Why shouldn’t we be angry? If you’re going to write a woman off because of that you’re a fucking idiot. I don’t shy away from being any kind of adjective feminist. Of course I’m angry. If you look at the injustice and how this election went you have to be angry. I’m a furious feminist. That sounds better because of the alliteration.
Amy Steele: Furious feminist. I like that. If you’re not angry and upset and affected by things then nothing’s going to change.
Nikki Glaser: It’s just a way for them to diminish us. When I’m in a relationship, I’m so afraid of being called a nag. We’re so scared of being stereotyped that way and being labeled those things when women misbehave.
Amy Steele: There are guys who might question it but then they agree with the basic definition of feminism. Then he’s an ally or a feminist. I wouldn’t date someone who was not. He might not walk around saying he’s a feminist.
Nikki Glaser: My ex-boyfriend– when we got into arguments with his family about women’s reproductive rights I remember him saying to his brother: ‘you don’t have any right to speak on this because you’re not a woman.’ I told him it was the hottest thing he’s ever said. I love feminist men. I think a lot of us should put our foot down about that.
Amy Steele: That’s why someone like Cory Booker is amazing. Right now with the Planned Parenthood de-funding …
Nikki Glaser: It’s just ignorance and religion. A mixture of those things. I love Cecile Richards. I’m so inspired by her. It just seems so daunting. All these fucking men are so angry. It all comes down to them not wanting women in charge of anything: not their bodies; not the government; nothing. It’s so maddening. I’ve been reading celebrity news right now because I can’t take the news. I’m back to being the way I was at 17. I can’t walk around in a perpetual state of anger.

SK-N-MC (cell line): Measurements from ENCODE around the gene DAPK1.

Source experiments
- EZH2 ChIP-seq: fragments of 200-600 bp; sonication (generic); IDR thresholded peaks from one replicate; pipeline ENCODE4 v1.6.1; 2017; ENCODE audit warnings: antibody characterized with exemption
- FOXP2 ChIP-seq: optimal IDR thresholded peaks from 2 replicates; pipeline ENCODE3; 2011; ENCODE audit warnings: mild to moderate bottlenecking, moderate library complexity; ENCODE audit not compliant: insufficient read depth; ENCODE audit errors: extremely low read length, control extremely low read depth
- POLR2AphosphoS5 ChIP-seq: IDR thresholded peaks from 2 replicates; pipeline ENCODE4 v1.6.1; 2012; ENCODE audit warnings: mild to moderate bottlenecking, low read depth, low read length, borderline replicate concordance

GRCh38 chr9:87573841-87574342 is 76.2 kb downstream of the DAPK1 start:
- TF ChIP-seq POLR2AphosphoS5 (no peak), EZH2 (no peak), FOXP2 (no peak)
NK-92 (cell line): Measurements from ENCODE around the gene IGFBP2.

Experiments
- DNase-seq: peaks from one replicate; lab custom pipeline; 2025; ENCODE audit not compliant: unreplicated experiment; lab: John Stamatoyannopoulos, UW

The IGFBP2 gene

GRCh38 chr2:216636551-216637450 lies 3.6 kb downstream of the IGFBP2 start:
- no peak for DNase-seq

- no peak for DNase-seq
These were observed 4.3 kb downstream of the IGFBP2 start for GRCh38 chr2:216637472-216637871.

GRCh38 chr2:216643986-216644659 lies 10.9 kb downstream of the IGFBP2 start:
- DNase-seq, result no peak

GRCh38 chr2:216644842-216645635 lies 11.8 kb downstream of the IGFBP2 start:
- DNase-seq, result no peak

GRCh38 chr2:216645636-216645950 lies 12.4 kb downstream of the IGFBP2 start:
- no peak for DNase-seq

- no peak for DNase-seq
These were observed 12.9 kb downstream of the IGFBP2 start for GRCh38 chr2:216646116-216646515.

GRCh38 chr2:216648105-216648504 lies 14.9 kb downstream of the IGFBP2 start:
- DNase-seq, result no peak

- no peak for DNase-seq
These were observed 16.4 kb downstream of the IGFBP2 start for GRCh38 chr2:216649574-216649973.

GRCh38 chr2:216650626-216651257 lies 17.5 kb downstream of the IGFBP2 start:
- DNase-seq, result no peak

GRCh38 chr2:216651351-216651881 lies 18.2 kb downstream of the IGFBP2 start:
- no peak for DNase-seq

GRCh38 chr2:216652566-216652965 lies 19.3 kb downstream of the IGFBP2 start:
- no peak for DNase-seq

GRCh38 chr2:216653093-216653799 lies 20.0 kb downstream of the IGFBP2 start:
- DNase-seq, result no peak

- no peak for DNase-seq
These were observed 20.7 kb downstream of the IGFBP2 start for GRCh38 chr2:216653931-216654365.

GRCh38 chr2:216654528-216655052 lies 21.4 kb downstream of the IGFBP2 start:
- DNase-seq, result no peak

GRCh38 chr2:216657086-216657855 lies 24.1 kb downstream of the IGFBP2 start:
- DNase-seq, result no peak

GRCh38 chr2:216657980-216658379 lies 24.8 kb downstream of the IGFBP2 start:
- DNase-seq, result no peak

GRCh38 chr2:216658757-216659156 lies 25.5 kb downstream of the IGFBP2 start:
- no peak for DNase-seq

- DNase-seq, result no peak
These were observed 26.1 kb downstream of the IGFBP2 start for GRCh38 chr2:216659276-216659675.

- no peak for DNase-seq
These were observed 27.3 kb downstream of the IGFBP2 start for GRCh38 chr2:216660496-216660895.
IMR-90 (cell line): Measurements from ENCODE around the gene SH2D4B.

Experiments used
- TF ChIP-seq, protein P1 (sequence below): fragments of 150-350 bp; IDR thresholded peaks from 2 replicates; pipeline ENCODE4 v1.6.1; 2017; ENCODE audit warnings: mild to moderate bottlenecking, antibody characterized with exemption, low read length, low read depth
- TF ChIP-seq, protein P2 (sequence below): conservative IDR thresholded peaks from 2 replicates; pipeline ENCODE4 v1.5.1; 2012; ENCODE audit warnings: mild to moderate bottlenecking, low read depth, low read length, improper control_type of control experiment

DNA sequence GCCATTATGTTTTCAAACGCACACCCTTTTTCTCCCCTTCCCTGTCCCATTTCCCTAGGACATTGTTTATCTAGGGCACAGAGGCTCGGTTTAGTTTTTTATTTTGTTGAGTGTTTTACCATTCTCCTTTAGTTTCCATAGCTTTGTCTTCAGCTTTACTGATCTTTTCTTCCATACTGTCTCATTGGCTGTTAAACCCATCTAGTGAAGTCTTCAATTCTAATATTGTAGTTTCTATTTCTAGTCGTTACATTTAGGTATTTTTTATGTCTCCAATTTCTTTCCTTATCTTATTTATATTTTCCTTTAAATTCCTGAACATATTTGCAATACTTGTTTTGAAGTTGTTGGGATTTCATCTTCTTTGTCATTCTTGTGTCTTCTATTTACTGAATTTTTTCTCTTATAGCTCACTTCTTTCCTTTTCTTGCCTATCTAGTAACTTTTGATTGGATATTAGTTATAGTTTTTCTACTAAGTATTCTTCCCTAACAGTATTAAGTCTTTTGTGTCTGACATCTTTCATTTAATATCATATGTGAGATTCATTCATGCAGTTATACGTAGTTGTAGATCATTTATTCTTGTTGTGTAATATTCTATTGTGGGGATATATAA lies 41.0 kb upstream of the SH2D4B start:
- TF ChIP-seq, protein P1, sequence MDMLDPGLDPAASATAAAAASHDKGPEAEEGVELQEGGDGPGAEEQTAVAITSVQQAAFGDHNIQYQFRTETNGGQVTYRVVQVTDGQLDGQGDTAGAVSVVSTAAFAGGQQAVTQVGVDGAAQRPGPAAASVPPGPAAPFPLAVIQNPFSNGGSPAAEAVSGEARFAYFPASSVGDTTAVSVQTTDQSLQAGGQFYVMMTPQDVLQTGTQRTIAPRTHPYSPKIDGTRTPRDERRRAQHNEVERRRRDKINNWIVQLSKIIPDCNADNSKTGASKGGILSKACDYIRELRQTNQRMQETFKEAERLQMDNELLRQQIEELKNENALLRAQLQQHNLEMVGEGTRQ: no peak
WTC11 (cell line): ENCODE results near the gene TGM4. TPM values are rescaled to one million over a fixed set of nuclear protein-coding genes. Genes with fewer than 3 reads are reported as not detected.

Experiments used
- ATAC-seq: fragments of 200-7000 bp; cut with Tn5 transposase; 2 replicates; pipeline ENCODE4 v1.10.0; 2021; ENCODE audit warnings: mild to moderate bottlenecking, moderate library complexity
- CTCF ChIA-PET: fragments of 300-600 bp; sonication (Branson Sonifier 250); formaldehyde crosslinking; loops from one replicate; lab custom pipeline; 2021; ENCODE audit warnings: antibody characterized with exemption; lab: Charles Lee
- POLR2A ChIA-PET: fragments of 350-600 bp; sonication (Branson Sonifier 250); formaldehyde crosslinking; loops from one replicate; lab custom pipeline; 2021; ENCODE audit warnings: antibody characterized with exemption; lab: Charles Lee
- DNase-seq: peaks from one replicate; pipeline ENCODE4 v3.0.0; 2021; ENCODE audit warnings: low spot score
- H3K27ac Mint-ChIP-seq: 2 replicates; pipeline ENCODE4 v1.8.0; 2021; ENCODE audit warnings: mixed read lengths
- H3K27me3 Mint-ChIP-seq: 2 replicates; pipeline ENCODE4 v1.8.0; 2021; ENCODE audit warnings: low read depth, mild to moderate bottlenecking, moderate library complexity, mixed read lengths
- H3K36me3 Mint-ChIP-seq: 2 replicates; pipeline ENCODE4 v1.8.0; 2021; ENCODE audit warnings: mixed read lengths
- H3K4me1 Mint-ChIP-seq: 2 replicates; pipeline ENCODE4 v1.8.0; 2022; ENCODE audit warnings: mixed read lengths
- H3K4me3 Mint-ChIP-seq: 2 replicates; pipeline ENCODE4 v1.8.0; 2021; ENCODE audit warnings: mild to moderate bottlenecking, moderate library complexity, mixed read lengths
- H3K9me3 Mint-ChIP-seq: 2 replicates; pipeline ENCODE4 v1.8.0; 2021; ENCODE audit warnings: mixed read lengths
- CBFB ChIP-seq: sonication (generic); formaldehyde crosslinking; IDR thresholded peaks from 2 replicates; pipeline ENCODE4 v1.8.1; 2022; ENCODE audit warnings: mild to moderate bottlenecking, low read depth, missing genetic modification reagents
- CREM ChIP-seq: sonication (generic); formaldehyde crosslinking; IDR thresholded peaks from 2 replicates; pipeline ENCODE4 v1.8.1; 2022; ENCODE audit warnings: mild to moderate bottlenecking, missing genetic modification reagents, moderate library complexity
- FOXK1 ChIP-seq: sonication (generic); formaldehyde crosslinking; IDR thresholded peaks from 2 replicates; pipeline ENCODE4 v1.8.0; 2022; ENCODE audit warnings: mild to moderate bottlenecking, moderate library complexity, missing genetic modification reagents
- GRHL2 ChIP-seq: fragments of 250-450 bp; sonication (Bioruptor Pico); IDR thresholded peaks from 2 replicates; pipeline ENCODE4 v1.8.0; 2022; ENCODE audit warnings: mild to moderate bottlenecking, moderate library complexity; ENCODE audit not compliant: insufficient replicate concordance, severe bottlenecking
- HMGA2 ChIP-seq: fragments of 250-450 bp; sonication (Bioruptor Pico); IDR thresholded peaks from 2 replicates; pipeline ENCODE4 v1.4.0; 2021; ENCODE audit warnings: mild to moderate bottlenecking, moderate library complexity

Amy Steele: NPR is okay and I feel somewhat soothed by the things I hear on NPR. I usually watch Maddow or listen to the podcast and I can’t right now.
Nikki Glaser: It’s a bad time right now. My boyfriend and I broke up the night before the election. I thought ‘Hillary is going to win and this is a seminal election and I’m becoming an independent woman tomorrow. This’ll be the first day I’m single and I’m taking back my life.’ Then that night I thought everybody was going through a break-up with me. It was like September 12.
Amy Steele: I volunteered at Hillary’s campaign in New Hampshire and then in Massachusetts, not as interesting as a swing state. It was devastating to sit in the campaign office with everyone that night crying. I was dating a guy at the time and he didn’t even call me. My therapist couldn’t believe it. From then on I thought ‘red flag. This is not cool.’
Nikki Glaser: What the fuck. That’s unacceptable. He should have a stamp on him. Scarlet letter. He’s an asshole. It was devastating for so many of us and I can only imagine being at the campaign.
Amy Steele: You have a new album?
Nikki Glaser: My album came out in April but I have a whole new hour of material. I’m going to tape something for Netflix coming up in February. I don’t really do anything from the album so people won’t hear a repeat.